3

I have this Method# 1 query below that is parameterized using dapper, problem is the query times out with this approach even after waiting 30sec and normally it takes max of 1 sec on SSMS with plain sql.

However Method # 2 query actually works where the query is built on the server side instead of parameterized one. One thing i have noticed is, it might have something to do with filter for FirstName and LastName, I have single Quote on Method #2 for those filter but not for Method #1.

What is wrong with Method # 1 ?

Method # 1

string query = "SELECT *
                FROM dbo.Customer c                
                WHERE c.MainCustomerId = @CustomerId 
                AND (@IgnoreCustomerId = 1 OR c.CustomerID = @FilterCustomerId)
                AND (@IgnoreFirstName = 1 OR c.FirstName = @FilterFirstName)
                AND (@IgnoreLastName = 1 OR c.LastName = @FilterLastName)
                AND (@IgnoreMemberStatus = 1 OR c.CustomerStatusID = @FilterMemberStatus)
                AND (@IgnoreMemberType = 1 OR c.CustomerTypeID = @FilterMemberType)
                AND (@IgnoreRank = 1 OR c.RankID = @FilterRank)
                ORDER BY c.CustomerId
                OFFSET @OffSet ROWS
                FETCH NEXT 50 ROWS ONLY";       



                _procExecutor.ExecuteSqlAsync<Report>(query, new
            {
                CustomerId = customerId,
                IgnoreCustomerId = ignoreCustomerId,
                FilterCustomerId = filter.CustomerID,
                IgnoreFirstName = ignoreFirstName,
                FilterFirstName = filter.FirstName,
                IgnoreLastName = ignoreLastName,
                FilterLastName = filter.LastName,
                IgnoreMemberStatus = ignoreMemberStatus,
                FilterMemberStatus = Convert.ToInt32(filter.MemberStatus),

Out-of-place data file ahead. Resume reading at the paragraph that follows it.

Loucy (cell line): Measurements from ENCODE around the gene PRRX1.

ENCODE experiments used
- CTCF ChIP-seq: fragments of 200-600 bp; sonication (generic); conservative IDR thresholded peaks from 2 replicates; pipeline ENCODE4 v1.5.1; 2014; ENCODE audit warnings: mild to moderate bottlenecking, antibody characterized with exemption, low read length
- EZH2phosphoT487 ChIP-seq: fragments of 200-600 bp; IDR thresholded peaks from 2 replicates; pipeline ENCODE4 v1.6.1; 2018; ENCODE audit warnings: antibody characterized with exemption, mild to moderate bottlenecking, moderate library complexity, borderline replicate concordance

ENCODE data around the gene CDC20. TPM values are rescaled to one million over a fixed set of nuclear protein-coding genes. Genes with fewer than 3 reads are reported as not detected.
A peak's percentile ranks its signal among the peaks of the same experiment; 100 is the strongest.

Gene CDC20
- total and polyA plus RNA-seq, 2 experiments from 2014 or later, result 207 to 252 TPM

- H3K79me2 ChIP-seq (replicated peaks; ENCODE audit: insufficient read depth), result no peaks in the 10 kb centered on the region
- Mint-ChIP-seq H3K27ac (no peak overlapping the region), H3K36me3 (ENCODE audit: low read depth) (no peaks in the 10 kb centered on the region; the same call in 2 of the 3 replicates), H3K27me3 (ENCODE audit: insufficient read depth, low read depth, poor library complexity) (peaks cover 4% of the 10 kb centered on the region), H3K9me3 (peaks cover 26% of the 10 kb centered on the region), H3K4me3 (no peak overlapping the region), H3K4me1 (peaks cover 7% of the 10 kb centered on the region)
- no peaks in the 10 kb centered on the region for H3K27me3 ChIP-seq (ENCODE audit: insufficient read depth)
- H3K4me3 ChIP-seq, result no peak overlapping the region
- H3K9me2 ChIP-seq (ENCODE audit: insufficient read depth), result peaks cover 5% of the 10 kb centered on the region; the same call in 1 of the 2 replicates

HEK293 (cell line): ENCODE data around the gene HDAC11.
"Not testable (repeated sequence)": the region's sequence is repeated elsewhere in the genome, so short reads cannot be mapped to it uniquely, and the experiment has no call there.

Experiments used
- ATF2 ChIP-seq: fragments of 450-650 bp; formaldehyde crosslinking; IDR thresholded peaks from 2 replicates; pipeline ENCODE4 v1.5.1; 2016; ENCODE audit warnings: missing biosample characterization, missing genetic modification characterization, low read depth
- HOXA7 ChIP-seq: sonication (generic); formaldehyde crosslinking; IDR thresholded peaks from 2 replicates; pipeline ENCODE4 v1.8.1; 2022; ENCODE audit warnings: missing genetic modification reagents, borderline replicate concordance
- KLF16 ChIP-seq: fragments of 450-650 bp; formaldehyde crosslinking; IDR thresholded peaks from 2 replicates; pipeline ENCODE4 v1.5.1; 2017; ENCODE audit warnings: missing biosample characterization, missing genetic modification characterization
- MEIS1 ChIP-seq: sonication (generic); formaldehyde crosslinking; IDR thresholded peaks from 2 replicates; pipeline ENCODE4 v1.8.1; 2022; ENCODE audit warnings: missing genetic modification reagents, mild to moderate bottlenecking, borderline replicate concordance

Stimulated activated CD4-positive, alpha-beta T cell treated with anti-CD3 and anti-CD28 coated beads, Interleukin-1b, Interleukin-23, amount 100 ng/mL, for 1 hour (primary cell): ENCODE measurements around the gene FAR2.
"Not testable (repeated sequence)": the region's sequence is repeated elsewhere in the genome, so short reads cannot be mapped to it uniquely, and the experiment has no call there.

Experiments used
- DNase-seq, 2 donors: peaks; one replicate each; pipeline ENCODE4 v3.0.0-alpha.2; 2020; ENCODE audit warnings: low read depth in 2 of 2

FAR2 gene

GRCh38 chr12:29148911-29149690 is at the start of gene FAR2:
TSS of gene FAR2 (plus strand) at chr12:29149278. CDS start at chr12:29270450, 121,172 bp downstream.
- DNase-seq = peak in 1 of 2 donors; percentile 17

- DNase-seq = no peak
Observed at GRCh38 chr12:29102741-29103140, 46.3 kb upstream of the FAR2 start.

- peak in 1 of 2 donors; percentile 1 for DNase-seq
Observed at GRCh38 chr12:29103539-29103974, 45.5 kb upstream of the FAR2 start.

IgnoreMemberType = ignoreMemberType,
                FilterMemberType = Convert.ToInt32(filter.MemberType),
                IgnoreRank = ignoreRank,
                FilterRank = Convert.ToInt32(filter.Rank),
                OffSet = (page - 1) * 50
            });


    Method # 2      

            string queryThatWorks =
                            "SELECT *
                 FROM dbo.Customer c                
                WHERE c.MainCustomerId = @CustomerId 
                AND ({1} = 1 OR c.CustomerID = {2})
                AND ({3} = 1 OR c.FirstName = '{4}')
                AND ({5}= 1 OR c.LastName = '{6}')
                AND ({7} = 1 OR c.CustomerStatusID = {8})
                AND ({9} = 1 OR c.CustomerTypeID = {10})
                AND ({11} = 1 OR c.RankID = {12})
                ORDER BY c.CustomerId
                OFFSET {13} ROWS
                FETCH NEXT 50 ROWS ONLY";

                _procExecutor.ExecuteSqlAsync<Report>(string.Format(queryThatWorks,
                customerId,
                ignoreCustomerId,
                filter.CustomerID,
                ignoreFirstName,
                filter.FirstName,
                ignoreLastName,
                filter.LastName,
                ignoreMemberStatus,
                 Convert.ToInt32(filter.MemberStatus),
                 ignoreMemberType,
                 Convert.ToInt32(filter.MemberType),
                 ignoreRank,
                  Convert.ToInt32(filter.Rank),
                 (page - 1) * 50
                ), null);
  • Do you know how to get the execution plan XML? If so, post it. That's always the first step when trying to figure this kind of thing out. – Jonathan Allen Jun 13 '16 at 17:28
  • since one query is parameterized via dapper another is plain sql, i could get execution plan for plain sql (but this run fast). for parmeterized one i am not sure i can generate a execution plan – Justin Homes Jun 13 '16 at 17:30
  • To get the execution plan for Dapper, use the SQL Profiler tool. This will capture the actual SQL being sent to the database. From there you can paste it into SSMS and get the plan as normal. – Jonathan Allen Jun 13 '16 at 17:34
  • Out of curiosity, why do you use the 'ignoreColumn' approach instead of simply testing for nullability: (@firstName IS NULL OR c.FirstName = @firstname)...just would reduce the number of parameters substantially. – BlackjacketMack Jun 16 '16 at 0:12
5

I've seen this countless times before.

I'm willing to bet that your columns are varChar, but Dapper is sending in your parameters as nVarChar. When that happens, SQL Server has to run a conversion on the value stored in each and every row. Besides being really slow, this prevents you from using indexes.

See "Ansi Strings and varchar" in https://github.com/StackExchange/dapper-dot-net

| improve this answer | |
  • That's why I'm creating my own ORM, Tortuga Chain. It will auto-detect which parameter type to use when making normal queries. – Jonathan Allen Jun 13 '16 at 19:02

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